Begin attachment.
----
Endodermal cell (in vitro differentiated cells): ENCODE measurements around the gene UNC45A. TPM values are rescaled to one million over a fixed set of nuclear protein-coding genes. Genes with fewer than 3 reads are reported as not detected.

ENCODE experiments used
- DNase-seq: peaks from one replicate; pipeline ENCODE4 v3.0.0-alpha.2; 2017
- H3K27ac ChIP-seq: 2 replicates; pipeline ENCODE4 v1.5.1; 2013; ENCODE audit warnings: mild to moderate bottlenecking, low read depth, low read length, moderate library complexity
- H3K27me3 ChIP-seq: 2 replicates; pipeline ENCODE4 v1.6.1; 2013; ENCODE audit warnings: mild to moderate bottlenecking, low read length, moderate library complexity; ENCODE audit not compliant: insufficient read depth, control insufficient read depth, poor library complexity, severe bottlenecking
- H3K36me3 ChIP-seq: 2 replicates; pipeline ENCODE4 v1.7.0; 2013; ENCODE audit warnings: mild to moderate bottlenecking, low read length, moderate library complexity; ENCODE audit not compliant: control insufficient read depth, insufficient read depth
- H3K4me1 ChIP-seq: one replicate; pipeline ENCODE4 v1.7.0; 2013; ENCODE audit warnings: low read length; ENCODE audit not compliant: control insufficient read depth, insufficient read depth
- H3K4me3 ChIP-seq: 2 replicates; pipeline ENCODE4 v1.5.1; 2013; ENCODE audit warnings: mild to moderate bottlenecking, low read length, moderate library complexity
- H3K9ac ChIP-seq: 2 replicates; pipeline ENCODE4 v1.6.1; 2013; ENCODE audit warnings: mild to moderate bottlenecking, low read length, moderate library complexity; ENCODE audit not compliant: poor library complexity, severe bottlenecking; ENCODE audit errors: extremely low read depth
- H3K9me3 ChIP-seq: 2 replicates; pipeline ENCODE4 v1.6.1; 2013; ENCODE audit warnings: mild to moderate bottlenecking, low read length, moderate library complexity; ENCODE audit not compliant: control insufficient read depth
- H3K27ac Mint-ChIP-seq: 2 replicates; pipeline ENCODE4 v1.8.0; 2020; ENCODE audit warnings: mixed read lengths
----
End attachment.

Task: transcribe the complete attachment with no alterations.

Endodermal cell (in vitro differentiated cells): ENCODE measurements around the gene UNC45A. TPM values are rescaled to one million over a fixed set of nuclear protein-coding genes. Genes with fewer than 3 reads are reported as not detected.

ENCODE experiments used
- DNase-seq: peaks from one replicate; pipeline ENCODE4 v3.0.0-alpha.2; 2017
- H3K27ac ChIP-seq: 2 replicates; pipeline ENCODE4 v1.5.1; 2013; ENCODE audit warnings: mild to moderate bottlenecking, low read depth, low read length, moderate library complexity
- H3K27me3 ChIP-seq: 2 replicates; pipeline ENCODE4 v1.6.1; 2013; ENCODE audit warnings: mild to moderate bottlenecking, low read length, moderate library complexity; ENCODE audit not compliant: insufficient read depth, control insufficient read depth, poor library complexity, severe bottlenecking
- H3K36me3 ChIP-seq: 2 replicates; pipeline ENCODE4 v1.7.0; 2013; ENCODE audit warnings: mild to moderate bottlenecking, low read length, moderate library complexity; ENCODE audit not compliant: control insufficient read depth, insufficient read depth
- H3K4me1 ChIP-seq: one replicate; pipeline ENCODE4 v1.7.0; 2013; ENCODE audit warnings: low read length; ENCODE audit not compliant: control insufficient read depth, insufficient read depth
- H3K4me3 ChIP-seq: 2 replicates; pipeline ENCODE4 v1.5.1; 2013; ENCODE audit warnings: mild to moderate bottlenecking, low read length, moderate library complexity
- H3K9ac ChIP-seq: 2 replicates; pipeline ENCODE4 v1.6.1; 2013; ENCODE audit warnings: mild to moderate bottlenecking, low read length, moderate library complexity; ENCODE audit not compliant: poor library complexity, severe bottlenecking; ENCODE audit errors: extremely low read depth
- H3K9me3 ChIP-seq: 2 replicates; pipeline ENCODE4 v1.6.1; 2013; ENCODE audit warnings: mild to moderate bottlenecking, low read length, moderate library complexity; ENCODE audit not compliant: control insufficient read depth
- H3K27ac Mint-ChIP-seq: 2 replicates; pipeline ENCODE4 v1.8.0; 2020; ENCODE audit warnings: mixed read lengths